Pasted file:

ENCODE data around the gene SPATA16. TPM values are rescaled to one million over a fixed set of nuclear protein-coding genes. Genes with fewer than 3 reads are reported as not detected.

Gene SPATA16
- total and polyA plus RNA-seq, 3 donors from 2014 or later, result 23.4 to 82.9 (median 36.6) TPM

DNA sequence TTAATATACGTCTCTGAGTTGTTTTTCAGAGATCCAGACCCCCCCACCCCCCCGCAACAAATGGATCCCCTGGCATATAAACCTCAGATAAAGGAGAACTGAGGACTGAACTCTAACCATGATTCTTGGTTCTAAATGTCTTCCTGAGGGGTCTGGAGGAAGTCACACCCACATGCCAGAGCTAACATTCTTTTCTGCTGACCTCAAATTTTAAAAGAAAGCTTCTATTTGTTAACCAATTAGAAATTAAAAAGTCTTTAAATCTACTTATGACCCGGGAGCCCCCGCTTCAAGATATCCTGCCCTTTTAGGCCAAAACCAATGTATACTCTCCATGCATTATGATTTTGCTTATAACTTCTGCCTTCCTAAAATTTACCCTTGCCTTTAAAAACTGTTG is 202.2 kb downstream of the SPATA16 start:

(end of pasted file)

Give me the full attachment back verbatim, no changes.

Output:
ENCODE data around the gene SPATA16. TPM values are rescaled to one million over a fixed set of nuclear protein-coding genes. Genes with fewer than 3 reads are reported as not detected.

Gene SPATA16
- total and polyA plus RNA-seq, 3 donors from 2014 or later, result 23.4 to 82.9 (median 36.6) TPM

DNA sequence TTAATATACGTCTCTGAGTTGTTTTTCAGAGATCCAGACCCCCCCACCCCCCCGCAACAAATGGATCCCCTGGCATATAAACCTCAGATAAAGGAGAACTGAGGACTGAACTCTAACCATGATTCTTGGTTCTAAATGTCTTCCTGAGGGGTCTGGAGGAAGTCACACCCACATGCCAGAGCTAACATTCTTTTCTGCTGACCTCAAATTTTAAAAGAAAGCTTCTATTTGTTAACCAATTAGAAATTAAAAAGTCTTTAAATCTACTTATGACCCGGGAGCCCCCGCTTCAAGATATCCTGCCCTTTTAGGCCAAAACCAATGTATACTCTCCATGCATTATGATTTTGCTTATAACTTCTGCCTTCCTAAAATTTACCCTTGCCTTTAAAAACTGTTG is 202.2 kb downstream of the SPATA16 start: